‘Cop-Beater’ Charged

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A-45-year old soldier has been hauled before an Accra Central District Court for assaulting a police officer on duty.

The accused, Sergeant Seth Alloryttoh is said to have punched Chief Inspector Samuel Donyoh of the National Highway Patrol team while on duty in his left eye.

According to the prosecution led by Detective Chief Inspector Simon Apoirsornu, Samuel incurred the wrath of the soldier when he questioned why he was protecting some people winning sand on a parcel of land at Apollonia in Accra on May 9, this year.

Charged with assault of a public officer the military man attached to the 492 Squadron in Tema in a court presided over by Gloria Naa Botor Laryea, denied the change.

He was subsequently admitted to bail in the sum of GH₵7,000 with two sureties who must be gainfully employed.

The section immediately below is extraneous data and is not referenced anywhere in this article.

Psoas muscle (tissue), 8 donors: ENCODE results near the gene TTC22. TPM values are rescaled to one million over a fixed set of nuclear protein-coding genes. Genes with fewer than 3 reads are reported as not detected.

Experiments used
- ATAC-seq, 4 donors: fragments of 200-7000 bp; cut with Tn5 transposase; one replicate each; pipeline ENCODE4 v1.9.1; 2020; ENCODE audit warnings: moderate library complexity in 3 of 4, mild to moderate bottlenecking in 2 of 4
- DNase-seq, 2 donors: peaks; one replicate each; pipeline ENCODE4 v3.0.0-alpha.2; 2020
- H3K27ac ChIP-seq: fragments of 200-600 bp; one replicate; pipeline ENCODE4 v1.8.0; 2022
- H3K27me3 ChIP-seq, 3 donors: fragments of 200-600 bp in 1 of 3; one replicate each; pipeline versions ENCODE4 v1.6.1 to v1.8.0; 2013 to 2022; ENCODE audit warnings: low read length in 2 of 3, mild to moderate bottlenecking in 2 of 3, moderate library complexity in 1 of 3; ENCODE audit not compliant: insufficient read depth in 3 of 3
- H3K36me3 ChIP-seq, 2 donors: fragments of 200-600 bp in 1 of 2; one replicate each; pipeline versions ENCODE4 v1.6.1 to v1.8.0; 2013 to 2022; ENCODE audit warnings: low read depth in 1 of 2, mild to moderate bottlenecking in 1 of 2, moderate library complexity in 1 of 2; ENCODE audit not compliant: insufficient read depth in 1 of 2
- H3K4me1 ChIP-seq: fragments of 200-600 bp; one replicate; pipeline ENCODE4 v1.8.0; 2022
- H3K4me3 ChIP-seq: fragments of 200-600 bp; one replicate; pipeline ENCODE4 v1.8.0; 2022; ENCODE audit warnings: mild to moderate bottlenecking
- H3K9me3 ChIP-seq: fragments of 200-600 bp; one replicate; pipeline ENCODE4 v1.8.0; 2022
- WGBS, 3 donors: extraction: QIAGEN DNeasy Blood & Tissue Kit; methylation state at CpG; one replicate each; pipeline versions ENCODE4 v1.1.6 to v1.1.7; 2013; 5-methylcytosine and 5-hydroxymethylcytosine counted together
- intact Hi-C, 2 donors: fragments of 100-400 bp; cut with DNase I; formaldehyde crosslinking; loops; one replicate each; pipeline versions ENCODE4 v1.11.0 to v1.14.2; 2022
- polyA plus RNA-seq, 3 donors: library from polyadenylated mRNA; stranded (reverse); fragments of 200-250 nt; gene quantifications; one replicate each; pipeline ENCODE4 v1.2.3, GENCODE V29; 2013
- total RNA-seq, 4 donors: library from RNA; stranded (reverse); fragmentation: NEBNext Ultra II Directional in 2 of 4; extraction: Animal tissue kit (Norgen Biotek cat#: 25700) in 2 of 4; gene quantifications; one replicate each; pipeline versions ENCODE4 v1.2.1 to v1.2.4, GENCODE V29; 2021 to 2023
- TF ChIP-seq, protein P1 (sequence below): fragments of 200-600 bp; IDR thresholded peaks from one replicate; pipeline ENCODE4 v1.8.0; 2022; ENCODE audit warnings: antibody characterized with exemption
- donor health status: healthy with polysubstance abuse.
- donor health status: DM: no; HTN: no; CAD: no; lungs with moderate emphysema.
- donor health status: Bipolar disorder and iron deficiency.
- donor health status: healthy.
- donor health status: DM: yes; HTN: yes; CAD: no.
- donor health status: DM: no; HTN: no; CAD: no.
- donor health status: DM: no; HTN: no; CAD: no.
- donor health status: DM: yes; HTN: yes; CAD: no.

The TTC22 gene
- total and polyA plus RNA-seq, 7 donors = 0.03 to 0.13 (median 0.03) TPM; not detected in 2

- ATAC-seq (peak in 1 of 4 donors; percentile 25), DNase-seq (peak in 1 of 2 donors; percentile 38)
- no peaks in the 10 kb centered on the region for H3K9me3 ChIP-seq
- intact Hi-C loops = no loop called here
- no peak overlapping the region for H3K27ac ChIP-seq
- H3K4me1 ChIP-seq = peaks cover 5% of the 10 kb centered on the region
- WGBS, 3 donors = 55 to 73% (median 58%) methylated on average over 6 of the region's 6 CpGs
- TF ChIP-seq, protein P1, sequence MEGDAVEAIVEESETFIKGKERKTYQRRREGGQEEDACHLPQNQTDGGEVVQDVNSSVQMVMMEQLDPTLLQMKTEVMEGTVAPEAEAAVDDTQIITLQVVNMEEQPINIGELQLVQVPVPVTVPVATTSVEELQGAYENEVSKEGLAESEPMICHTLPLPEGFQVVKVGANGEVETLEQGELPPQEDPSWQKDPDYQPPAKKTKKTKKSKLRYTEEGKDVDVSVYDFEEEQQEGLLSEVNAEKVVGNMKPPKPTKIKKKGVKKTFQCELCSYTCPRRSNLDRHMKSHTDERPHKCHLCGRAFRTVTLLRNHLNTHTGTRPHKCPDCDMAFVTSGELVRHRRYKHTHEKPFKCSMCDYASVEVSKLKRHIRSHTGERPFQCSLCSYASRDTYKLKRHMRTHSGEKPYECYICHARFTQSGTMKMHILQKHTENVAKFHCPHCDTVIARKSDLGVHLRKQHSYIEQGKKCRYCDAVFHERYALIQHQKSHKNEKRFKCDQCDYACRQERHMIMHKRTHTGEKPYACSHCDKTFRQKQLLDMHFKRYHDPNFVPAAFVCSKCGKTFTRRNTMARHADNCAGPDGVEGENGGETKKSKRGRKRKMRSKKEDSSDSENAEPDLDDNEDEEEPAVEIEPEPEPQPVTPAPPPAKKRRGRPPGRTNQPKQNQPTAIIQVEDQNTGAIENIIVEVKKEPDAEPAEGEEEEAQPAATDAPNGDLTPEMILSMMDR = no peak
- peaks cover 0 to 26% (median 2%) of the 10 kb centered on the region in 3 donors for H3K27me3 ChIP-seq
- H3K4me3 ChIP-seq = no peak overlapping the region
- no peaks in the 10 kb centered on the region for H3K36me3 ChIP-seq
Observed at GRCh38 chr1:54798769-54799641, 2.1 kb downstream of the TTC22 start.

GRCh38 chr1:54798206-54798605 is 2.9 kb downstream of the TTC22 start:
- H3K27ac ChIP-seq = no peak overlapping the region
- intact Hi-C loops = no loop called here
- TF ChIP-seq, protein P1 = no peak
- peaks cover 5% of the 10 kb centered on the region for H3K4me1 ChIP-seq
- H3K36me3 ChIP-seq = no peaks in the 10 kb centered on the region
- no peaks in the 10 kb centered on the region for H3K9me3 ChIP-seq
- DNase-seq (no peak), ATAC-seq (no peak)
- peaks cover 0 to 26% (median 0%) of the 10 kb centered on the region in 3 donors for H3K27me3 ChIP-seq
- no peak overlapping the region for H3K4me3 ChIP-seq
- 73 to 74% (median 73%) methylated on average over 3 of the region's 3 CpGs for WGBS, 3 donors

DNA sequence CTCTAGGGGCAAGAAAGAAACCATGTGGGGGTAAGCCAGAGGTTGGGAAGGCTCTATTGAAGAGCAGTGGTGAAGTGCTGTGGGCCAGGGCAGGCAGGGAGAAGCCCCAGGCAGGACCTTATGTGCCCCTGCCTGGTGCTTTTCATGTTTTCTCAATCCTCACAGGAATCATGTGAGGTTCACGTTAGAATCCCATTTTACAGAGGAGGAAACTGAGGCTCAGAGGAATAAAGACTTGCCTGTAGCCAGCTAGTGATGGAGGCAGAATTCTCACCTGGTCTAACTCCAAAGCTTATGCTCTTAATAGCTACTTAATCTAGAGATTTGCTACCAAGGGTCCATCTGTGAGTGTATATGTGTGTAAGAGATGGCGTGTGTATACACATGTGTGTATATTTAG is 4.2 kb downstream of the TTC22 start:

Although the case was heard in chambers, the facts of the case are that between the months of January and April this year, the police recorded several attacks on its personnel by members of the Ghana Armed Forces.

The Chief of Defense Staff, Rear Admiral M.  Beck Baffour issued guidelines to curb the clashes between police and military personnel.

On May 9, Samuel was in charge seven men on a patrol team along the Apollonia city stretch and that at about 4:30pm his men had information that some group of people were winning sand the Apollonia City Centre and proceeded to the scene.

At the scene, Seth who according to the police fact sheet was fully dressed in military uniform and also doubled as a land guard to the sand winners confronted Samuel and his men who demanded to know why they were on the site.

“In the process, the accused person attempted to use his mobile phone to snap pictures of the complainant but complainant declined to be captured.

This infuriated the accused person and he gave a hefty blow to the complainant on his left eye and blood started oozing profusely”.

Seth then took to his heels but was apprehended and handed over to the police and in his caution, statement admitted the offence.

By: Jeffrey De-Graft Johnson 

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